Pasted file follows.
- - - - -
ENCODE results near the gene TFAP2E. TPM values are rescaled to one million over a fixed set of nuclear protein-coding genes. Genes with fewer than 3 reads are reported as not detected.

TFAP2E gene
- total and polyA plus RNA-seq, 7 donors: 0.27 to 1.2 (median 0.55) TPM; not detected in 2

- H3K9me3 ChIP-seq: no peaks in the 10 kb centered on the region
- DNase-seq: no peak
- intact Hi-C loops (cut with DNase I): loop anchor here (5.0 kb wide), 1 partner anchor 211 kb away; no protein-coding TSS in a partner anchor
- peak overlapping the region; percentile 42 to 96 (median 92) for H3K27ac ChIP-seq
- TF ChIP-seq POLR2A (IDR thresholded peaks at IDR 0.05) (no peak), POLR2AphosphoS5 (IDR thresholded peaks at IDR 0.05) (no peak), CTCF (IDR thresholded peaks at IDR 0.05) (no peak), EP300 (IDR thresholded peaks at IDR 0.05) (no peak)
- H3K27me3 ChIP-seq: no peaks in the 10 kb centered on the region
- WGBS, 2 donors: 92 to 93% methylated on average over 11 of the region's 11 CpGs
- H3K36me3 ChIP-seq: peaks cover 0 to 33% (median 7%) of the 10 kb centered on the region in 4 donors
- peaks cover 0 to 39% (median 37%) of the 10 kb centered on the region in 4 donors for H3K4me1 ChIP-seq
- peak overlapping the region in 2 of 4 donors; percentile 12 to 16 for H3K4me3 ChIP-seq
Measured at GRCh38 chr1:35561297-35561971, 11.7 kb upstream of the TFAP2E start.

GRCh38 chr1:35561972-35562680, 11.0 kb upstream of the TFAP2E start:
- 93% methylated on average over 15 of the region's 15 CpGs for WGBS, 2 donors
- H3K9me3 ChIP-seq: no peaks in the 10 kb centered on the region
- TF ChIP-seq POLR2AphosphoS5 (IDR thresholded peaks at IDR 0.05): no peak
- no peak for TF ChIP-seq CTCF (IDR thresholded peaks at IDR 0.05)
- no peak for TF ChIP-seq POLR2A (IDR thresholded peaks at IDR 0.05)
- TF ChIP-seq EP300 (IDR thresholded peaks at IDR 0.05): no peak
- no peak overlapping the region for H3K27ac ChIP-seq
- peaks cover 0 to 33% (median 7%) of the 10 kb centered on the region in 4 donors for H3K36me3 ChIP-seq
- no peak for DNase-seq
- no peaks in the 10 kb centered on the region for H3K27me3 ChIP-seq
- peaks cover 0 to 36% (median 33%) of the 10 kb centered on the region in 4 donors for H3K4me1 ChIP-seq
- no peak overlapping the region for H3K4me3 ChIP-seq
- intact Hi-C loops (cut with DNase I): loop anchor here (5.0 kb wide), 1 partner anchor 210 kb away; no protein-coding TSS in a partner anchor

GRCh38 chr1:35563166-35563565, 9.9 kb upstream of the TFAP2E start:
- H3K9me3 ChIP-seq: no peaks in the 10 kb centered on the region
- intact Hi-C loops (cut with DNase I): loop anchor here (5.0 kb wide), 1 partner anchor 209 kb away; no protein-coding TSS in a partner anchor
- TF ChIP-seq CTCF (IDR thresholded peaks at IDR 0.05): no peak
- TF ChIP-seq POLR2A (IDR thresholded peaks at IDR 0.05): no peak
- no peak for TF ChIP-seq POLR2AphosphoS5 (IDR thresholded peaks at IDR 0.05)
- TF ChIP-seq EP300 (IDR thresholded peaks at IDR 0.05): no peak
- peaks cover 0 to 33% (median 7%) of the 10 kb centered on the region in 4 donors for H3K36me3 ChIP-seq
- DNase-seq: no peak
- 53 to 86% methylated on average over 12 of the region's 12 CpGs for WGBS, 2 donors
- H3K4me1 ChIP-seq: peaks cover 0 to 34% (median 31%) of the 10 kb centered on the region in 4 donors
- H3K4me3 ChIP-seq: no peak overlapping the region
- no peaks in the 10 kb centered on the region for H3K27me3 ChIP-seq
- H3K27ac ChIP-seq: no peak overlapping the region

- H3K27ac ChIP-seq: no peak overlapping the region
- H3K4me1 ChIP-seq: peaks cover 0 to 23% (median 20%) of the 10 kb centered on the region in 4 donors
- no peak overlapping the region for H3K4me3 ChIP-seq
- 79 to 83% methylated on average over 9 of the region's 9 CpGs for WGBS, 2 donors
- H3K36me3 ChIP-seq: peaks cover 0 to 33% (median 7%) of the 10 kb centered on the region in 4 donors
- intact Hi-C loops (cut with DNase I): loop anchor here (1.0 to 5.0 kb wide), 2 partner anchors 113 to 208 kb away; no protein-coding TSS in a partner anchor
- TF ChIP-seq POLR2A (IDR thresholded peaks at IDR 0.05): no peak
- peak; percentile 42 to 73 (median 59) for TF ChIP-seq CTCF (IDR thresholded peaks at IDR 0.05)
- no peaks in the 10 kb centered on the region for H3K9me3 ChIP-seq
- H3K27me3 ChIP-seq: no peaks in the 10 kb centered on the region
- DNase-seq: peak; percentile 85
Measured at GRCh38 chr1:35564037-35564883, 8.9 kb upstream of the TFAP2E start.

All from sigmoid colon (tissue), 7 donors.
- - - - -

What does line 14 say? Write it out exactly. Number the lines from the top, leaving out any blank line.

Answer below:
Measured at GRCh38 chr1:35561297-35561971, 11.7 kb upstream of the TFAP2E start.